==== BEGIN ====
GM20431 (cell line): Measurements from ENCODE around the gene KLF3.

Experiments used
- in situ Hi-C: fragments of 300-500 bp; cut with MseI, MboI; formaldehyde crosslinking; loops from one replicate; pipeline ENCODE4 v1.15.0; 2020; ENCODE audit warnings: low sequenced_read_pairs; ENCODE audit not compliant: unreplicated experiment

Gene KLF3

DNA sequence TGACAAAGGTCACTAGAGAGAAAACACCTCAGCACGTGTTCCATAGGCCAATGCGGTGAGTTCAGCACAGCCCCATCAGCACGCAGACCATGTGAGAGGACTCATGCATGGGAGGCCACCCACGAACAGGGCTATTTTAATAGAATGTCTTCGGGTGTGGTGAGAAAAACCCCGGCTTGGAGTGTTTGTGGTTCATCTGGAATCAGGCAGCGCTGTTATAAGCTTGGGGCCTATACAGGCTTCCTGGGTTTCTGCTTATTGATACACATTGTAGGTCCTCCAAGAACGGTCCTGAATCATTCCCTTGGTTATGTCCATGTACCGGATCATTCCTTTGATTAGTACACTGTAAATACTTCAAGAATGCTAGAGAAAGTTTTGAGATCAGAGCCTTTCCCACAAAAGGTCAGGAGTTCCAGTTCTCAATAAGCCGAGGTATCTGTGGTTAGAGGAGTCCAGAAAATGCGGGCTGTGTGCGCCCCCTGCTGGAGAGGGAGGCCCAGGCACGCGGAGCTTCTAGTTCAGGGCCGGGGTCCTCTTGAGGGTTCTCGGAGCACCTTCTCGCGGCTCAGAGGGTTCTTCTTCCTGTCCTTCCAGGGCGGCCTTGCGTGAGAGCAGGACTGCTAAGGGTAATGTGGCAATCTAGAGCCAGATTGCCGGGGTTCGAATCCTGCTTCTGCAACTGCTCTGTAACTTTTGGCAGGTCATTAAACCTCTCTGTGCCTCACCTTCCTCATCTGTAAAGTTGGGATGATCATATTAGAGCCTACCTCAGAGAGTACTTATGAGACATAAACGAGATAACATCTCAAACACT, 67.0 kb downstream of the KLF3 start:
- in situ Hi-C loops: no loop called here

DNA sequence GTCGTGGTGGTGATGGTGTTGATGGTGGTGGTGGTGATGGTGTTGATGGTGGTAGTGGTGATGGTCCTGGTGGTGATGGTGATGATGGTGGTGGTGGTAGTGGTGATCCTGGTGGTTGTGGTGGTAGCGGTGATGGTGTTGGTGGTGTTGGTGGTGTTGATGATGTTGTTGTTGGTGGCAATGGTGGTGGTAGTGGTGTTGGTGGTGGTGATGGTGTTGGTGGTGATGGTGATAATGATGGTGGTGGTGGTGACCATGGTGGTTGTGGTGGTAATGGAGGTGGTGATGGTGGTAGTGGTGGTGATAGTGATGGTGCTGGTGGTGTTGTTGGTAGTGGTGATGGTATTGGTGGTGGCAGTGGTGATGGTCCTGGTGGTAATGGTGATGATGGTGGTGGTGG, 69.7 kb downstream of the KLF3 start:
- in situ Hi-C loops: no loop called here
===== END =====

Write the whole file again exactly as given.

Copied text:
GM20431 (cell line): Measurements from ENCODE around the gene KLF3.

Experiments used
- in situ Hi-C: fragments of 300-500 bp; cut with MseI, MboI; formaldehyde crosslinking; loops from one replicate; pipeline ENCODE4 v1.15.0; 2020; ENCODE audit warnings: low sequenced_read_pairs; ENCODE audit not compliant: unreplicated experiment

Gene KLF3

DNA sequence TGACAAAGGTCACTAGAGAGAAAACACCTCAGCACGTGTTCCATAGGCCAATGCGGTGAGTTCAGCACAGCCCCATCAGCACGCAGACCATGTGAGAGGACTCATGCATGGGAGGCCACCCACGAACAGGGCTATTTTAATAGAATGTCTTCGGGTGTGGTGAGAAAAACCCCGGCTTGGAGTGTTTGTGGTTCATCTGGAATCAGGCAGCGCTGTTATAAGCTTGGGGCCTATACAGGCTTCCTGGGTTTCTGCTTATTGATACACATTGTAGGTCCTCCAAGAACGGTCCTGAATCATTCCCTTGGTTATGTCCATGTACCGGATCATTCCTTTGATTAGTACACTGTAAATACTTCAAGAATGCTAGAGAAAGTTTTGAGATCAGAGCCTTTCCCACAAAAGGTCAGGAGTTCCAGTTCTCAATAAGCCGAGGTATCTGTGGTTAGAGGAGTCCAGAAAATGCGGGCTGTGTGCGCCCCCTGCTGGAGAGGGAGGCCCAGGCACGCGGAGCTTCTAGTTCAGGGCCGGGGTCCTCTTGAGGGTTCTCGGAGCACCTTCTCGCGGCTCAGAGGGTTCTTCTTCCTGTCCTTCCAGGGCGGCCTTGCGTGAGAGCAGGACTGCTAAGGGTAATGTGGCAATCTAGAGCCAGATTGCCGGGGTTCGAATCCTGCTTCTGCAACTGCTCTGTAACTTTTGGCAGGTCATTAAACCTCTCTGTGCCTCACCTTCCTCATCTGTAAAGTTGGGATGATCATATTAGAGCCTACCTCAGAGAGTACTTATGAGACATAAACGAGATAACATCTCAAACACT, 67.0 kb downstream of the KLF3 start:
- in situ Hi-C loops: no loop called here

DNA sequence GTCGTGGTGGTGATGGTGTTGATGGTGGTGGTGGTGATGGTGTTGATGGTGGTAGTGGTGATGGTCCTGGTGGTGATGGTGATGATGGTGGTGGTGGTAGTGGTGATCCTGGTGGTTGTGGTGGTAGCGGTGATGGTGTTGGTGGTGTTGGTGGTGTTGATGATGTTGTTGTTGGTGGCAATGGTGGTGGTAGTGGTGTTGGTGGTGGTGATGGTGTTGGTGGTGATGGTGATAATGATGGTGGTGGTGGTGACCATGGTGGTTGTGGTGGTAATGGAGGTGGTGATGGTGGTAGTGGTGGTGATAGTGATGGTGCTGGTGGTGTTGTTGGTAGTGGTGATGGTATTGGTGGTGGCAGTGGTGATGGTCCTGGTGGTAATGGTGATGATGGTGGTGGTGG, 69.7 kb downstream of the KLF3 start:
- in situ Hi-C loops: no loop called here